Manufacturing jobs in Hinesville, Georgia rank 54th in this study, making up 18.37% of the workforce. This area had the biggest job growth between 2016 and 2019, with a whopping 51.04%. That said, incomes for manufacturing jobs actually shrunk by 1.87% during that period, placing Hinesville near the bottom (351th place).

10. Spartanburg, SC

The final metro area in the top 10 is Spartanburg, where 25.6% of the workforce is employed in manufacturing (16th in this study). Spartanburg ranks 18th in three year job growth, jumping 22.81%. One-year income growth, however, was only 0.17%, ranking 252nd.

Image is a table by SmartAsset titled "Best Places to Work in Manufacturing."

Data and Methodology

To find the best places to work in manufacturing, we compared 378 metropolitan areas across the following metrics:

  • Manufacturing as a percentage of the workforce. This is the percentage of all workers employed by manufacturing firms. Data comes from the Census Bureau’s 2019 County Business Patterns Survey.
  • Three-year job growth. This is the percentage change in the number of people employed by manufacturing firms from 2016 to 2019. Data comes from the Census Bureau’s 2015 County Business Patterns Survey and Census Bureau’s 2018 County Business Patterns Survey.
  • One-year job growth. This is the percentage change in the number of people employed by manufacturing firms from 2018 to 2019. Data comes from the Census Bureau’s 2017 County Business Patterns Survey and Census Bureau’s 2018 County Business Patterns Survey.
  • Three-year income growth. This is the percentage change in manufacturing workers’ average incomes from 2016 to 2019. Data comes from the Census Bureau’s 2015 County Business Patterns Survey and Census Bureau’s 2018 County Business Patterns Survey.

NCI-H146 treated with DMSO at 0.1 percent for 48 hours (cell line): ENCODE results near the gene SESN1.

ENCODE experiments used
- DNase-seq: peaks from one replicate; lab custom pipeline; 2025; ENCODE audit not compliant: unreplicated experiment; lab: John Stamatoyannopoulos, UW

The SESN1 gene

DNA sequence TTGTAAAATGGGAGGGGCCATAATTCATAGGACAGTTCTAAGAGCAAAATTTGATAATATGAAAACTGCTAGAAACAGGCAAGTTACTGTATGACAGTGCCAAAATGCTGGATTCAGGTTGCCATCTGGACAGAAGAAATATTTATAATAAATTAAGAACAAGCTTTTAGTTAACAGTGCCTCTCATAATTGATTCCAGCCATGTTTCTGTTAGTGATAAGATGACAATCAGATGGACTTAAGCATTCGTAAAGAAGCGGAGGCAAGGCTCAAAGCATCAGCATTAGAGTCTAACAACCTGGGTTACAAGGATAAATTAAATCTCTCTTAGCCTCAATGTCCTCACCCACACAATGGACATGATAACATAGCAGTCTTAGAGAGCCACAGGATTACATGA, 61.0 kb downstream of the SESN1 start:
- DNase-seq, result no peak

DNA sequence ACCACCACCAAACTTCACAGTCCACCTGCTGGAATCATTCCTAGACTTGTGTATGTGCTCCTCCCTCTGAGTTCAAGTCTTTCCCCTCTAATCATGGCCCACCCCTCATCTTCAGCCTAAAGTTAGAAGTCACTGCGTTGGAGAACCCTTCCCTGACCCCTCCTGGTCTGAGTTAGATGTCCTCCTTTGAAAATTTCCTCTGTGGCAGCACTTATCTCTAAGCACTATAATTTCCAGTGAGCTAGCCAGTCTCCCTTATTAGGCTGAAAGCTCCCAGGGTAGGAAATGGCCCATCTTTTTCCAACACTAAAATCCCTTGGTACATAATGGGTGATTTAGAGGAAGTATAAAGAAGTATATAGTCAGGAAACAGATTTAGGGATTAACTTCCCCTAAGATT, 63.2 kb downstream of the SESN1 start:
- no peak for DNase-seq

• One-year income growth. This is the percentage change in manufacturing workers’ average incomes from 2018 to 2019. Data comes from the Census Bureau’s 2017 County Business Patterns Survey and Census Bureau’s 2018 County Business Patterns Survey.
  • Housing costs as a percentage of average income for manufacturing workers. Data on median housing costs comes from the Census Bureau’s 2020 1-year American Community Survey. Data on the average income for manufacturing workers comes from the Census Bureau’s 2017 County Business Patterns Survey.
  • Unemployment rate. Numbers come from the Bureau of Labor Statistics and are for September 2021. This rate incorporates all professions, not just manufacturing-specific ones.

First, we ranked each metro area in each metric. From there, we found the average ranking for each metro area, giving an equal weight to all metrics except for manufacturing as a percentage of the workforce, which we double-weighted. We then ranked the areas based on this average ranking. The metro area with the best average ranking received an index score of 100 and the metro area with the worst average ranking received an index score of 0.

Financial Planning Tips

  • Whether you work in manufacturing or not, a financial advisor can help you make the most of your pay. SmartAsset’s free tool matches you with up to three financial advisors in your area, and you can interview your advisor matches at no cost to decide which one is right for you. If you’re ready to find an advisor who can help you achieve your financial goals, get started now.
  • One key to planning your finances is knowing exactly how much you’ll have to put in the bank each week. Use SmartAsset’s paycheck calculator to see what your take home pay will be, and then you can figure out how to make the most of it.

Questions about our study? Contact us at press@smartasset.com

Photo credit: ©iStock.com/alvarez

Ben Geier, CEPF® Ben Geier is an experienced financial writer currently serving as a retirement and investing expert at SmartAsset. His work has appeared on Fortune, Mic.com and CNNMoney. Ben is a graduate of Northwestern University and a part-time student at the City University of New York Graduate Center. He is a member of the Society for Advancing Business Editing and Writing and a Certified Educator in Personal Finance (CEPF®). When he isn’t helping people understand their finances, Ben likes watching hockey, listening to music and experimenting in the kitchen. Originally from Alexandria, VA, he now lives in Brooklyn with his wife.